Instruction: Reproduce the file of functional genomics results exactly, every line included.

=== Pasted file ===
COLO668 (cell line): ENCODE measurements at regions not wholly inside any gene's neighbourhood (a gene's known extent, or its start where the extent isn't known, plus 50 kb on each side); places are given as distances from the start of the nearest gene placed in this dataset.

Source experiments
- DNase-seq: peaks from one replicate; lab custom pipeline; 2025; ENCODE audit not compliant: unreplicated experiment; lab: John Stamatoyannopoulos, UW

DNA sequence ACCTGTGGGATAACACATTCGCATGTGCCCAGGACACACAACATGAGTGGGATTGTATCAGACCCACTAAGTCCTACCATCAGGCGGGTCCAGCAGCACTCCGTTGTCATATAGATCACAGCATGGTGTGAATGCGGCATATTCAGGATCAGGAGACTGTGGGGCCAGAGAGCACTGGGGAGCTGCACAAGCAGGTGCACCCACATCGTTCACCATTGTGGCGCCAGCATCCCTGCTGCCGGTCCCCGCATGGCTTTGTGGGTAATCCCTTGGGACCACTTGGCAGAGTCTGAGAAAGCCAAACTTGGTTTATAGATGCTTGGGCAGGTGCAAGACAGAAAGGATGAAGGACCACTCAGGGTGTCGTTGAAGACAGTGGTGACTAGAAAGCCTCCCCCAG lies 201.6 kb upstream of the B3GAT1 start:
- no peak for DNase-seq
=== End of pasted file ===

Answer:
COLO668 (cell line): ENCODE measurements at regions not wholly inside any gene's neighbourhood (a gene's known extent, or its start where the extent isn't known, plus 50 kb on each side); places are given as distances from the start of the nearest gene placed in this dataset.

Source experiments
- DNase-seq: peaks from one replicate; lab custom pipeline; 2025; ENCODE audit not compliant: unreplicated experiment; lab: John Stamatoyannopoulos, UW

DNA sequence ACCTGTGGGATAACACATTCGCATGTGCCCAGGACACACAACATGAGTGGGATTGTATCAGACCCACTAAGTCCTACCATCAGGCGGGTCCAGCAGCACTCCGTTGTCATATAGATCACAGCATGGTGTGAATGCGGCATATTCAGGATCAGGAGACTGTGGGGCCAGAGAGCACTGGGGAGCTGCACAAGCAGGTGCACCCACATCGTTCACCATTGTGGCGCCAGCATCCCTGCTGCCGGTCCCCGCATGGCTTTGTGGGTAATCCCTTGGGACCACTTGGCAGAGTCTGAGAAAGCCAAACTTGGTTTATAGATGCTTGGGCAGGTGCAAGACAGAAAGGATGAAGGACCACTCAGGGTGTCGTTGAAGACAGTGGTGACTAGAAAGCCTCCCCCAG lies 201.6 kb upstream of the B3GAT1 start:
- no peak for DNase-seq